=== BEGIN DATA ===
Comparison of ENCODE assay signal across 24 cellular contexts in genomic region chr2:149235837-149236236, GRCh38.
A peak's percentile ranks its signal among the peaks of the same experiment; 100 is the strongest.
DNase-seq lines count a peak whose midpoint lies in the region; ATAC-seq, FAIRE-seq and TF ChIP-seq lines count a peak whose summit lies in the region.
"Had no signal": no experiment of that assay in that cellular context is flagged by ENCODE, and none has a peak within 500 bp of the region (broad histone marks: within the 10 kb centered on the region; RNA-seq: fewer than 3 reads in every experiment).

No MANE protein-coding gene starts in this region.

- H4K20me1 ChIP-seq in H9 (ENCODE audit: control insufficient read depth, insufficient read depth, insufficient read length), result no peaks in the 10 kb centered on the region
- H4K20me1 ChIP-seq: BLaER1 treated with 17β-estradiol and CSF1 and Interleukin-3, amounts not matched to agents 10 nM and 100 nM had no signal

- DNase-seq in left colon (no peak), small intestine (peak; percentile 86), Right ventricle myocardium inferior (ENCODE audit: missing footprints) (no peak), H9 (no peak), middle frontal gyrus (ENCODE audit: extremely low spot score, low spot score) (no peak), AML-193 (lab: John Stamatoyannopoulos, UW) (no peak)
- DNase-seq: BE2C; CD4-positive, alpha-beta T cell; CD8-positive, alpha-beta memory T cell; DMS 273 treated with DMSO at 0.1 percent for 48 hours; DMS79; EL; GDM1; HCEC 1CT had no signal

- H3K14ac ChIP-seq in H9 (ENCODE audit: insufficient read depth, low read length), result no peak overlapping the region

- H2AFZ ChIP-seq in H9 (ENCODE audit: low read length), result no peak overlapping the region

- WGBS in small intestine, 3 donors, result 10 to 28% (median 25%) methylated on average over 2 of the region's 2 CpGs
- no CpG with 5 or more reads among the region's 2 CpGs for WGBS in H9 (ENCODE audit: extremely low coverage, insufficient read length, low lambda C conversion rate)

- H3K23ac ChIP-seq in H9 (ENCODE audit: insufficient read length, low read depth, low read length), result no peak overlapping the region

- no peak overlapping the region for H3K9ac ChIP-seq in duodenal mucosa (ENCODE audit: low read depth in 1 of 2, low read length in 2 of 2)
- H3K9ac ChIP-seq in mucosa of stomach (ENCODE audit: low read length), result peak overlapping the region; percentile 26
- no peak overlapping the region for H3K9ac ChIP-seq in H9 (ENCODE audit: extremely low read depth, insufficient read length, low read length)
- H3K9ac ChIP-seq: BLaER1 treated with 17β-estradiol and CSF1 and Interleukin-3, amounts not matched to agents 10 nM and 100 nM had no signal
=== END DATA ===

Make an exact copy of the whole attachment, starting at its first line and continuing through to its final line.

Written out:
Comparison of ENCODE assay signal across 24 cellular contexts in genomic region chr2:149235837-149236236, GRCh38.
A peak's percentile ranks its signal among the peaks of the same experiment; 100 is the strongest.
DNase-seq lines count a peak whose midpoint lies in the region; ATAC-seq, FAIRE-seq and TF ChIP-seq lines count a peak whose summit lies in the region.
"Had no signal": no experiment of that assay in that cellular context is flagged by ENCODE, and none has a peak within 500 bp of the region (broad histone marks: within the 10 kb centered on the region; RNA-seq: fewer than 3 reads in every experiment).

No MANE protein-coding gene starts in this region.

- H4K20me1 ChIP-seq in H9 (ENCODE audit: control insufficient read depth, insufficient read depth, insufficient read length), result no peaks in the 10 kb centered on the region
- H4K20me1 ChIP-seq: BLaER1 treated with 17β-estradiol and CSF1 and Interleukin-3, amounts not matched to agents 10 nM and 100 nM had no signal

- DNase-seq in left colon (no peak), small intestine (peak; percentile 86), Right ventricle myocardium inferior (ENCODE audit: missing footprints) (no peak), H9 (no peak), middle frontal gyrus (ENCODE audit: extremely low spot score, low spot score) (no peak), AML-193 (lab: John Stamatoyannopoulos, UW) (no peak)
- DNase-seq: BE2C; CD4-positive, alpha-beta T cell; CD8-positive, alpha-beta memory T cell; DMS 273 treated with DMSO at 0.1 percent for 48 hours; DMS79; EL; GDM1; HCEC 1CT had no signal

- H3K14ac ChIP-seq in H9 (ENCODE audit: insufficient read depth, low read length), result no peak overlapping the region

- H2AFZ ChIP-seq in H9 (ENCODE audit: low read length), result no peak overlapping the region

- WGBS in small intestine, 3 donors, result 10 to 28% (median 25%) methylated on average over 2 of the region's 2 CpGs
- no CpG with 5 or more reads among the region's 2 CpGs for WGBS in H9 (ENCODE audit: extremely low coverage, insufficient read length, low lambda C conversion rate)

- H3K23ac ChIP-seq in H9 (ENCODE audit: insufficient read length, low read depth, low read length), result no peak overlapping the region

- no peak overlapping the region for H3K9ac ChIP-seq in duodenal mucosa (ENCODE audit: low read depth in 1 of 2, low read length in 2 of 2)
- H3K9ac ChIP-seq in mucosa of stomach (ENCODE audit: low read length), result peak overlapping the region; percentile 26
- no peak overlapping the region for H3K9ac ChIP-seq in H9 (ENCODE audit: extremely low read depth, insufficient read length, low read length)
- H3K9ac ChIP-seq: BLaER1 treated with 17β-estradiol and CSF1 and Interleukin-3, amounts not matched to agents 10 nM and 100 nM had no signal